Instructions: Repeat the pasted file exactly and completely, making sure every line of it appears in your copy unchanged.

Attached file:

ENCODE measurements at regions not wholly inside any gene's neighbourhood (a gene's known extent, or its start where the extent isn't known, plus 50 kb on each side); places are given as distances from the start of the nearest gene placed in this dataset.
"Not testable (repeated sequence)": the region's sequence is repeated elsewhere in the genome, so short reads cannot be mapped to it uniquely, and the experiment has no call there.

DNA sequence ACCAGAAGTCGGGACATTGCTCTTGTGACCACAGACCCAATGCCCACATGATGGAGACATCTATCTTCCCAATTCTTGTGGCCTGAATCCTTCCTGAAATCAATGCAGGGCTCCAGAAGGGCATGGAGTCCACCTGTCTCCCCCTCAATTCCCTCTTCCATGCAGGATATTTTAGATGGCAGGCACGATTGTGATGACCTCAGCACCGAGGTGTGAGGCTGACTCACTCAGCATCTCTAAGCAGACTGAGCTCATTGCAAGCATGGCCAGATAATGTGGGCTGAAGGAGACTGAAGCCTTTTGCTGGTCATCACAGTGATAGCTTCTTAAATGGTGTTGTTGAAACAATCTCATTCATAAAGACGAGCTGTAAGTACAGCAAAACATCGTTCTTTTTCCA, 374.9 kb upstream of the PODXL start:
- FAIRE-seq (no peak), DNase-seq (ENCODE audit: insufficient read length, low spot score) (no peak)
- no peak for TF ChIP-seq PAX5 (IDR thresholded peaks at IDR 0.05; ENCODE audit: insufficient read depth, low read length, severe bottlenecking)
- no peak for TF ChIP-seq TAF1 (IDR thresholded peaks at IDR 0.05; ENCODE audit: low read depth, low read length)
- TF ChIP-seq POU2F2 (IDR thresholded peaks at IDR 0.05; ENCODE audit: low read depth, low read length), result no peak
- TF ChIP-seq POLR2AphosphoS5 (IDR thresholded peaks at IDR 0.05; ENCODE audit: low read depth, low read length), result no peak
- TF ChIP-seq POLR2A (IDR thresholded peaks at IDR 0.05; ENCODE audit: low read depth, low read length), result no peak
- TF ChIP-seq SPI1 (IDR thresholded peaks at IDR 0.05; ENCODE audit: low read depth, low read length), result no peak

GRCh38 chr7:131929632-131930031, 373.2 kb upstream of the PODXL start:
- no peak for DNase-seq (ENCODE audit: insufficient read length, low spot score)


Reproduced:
ENCODE measurements at regions not wholly inside any gene's neighbourhood (a gene's known extent, or its start where the extent isn't known, plus 50 kb on each side); places are given as distances from the start of the nearest gene placed in this dataset.
"Not testable (repeated sequence)": the region's sequence is repeated elsewhere in the genome, so short reads cannot be mapped to it uniquely, and the experiment has no call there.

DNA sequence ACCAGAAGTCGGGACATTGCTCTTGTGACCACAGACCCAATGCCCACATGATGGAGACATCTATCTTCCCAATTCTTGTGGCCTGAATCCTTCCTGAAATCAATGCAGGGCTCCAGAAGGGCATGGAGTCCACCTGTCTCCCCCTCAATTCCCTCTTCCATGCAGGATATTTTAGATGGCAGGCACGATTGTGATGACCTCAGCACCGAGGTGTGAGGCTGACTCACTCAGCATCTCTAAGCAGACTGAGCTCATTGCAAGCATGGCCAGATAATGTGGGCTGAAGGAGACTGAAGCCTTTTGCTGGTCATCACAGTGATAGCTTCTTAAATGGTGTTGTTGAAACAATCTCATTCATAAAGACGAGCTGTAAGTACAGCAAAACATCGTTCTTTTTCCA, 374.9 kb upstream of the PODXL start:
- FAIRE-seq (no peak), DNase-seq (ENCODE audit: insufficient read length, low spot score) (no peak)
- no peak for TF ChIP-seq PAX5 (IDR thresholded peaks at IDR 0.05; ENCODE audit: insufficient read depth, low read length, severe bottlenecking)
- no peak for TF ChIP-seq TAF1 (IDR thresholded peaks at IDR 0.05; ENCODE audit: low read depth, low read length)
- TF ChIP-seq POU2F2 (IDR thresholded peaks at IDR 0.05; ENCODE audit: low read depth, low read length), result no peak
- TF ChIP-seq POLR2AphosphoS5 (IDR thresholded peaks at IDR 0.05; ENCODE audit: low read depth, low read length), result no peak
- TF ChIP-seq POLR2A (IDR thresholded peaks at IDR 0.05; ENCODE audit: low read depth, low read length), result no peak
- TF ChIP-seq SPI1 (IDR thresholded peaks at IDR 0.05; ENCODE audit: low read depth, low read length), result no peak

GRCh38 chr7:131929632-131930031, 373.2 kb upstream of the PODXL start:
- no peak for DNase-seq (ENCODE audit: insufficient read length, low spot score)